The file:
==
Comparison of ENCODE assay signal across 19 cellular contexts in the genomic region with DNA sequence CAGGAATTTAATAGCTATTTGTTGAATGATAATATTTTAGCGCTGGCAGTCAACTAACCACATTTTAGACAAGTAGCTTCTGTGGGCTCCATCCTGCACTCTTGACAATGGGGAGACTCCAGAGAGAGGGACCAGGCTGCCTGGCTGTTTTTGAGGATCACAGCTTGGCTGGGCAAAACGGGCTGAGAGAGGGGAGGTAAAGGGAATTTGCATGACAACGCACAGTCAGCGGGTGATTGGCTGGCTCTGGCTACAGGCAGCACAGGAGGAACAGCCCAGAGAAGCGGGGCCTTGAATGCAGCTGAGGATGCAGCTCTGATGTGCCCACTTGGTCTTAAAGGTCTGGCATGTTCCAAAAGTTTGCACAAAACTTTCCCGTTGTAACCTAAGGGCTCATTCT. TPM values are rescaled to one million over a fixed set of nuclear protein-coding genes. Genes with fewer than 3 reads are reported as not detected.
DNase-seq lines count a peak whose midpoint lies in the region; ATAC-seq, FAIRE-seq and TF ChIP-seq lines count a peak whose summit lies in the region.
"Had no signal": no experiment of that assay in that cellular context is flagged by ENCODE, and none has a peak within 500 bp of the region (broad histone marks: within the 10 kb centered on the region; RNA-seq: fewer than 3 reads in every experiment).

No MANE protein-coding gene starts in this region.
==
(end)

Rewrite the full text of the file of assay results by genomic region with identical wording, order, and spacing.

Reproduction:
Comparison of ENCODE assay signal across 19 cellular contexts in the genomic region with DNA sequence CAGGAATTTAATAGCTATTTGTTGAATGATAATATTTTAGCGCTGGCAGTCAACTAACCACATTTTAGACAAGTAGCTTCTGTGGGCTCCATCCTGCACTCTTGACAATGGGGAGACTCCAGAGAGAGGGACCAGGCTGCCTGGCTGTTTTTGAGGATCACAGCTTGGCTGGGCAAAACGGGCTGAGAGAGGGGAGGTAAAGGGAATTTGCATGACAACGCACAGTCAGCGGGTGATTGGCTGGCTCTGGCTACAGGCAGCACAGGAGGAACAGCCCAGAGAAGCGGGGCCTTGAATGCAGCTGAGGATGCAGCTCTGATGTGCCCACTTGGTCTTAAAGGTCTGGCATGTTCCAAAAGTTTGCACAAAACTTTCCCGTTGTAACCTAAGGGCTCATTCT. TPM values are rescaled to one million over a fixed set of nuclear protein-coding genes. Genes with fewer than 3 reads are reported as not detected.
DNase-seq lines count a peak whose midpoint lies in the region; ATAC-seq, FAIRE-seq and TF ChIP-seq lines count a peak whose summit lies in the region.
"Had no signal": no experiment of that assay in that cellular context is flagged by ENCODE, and none has a peak within 500 bp of the region (broad histone marks: within the 10 kb centered on the region; RNA-seq: fewer than 3 reads in every experiment).

No MANE protein-coding gene starts in this region.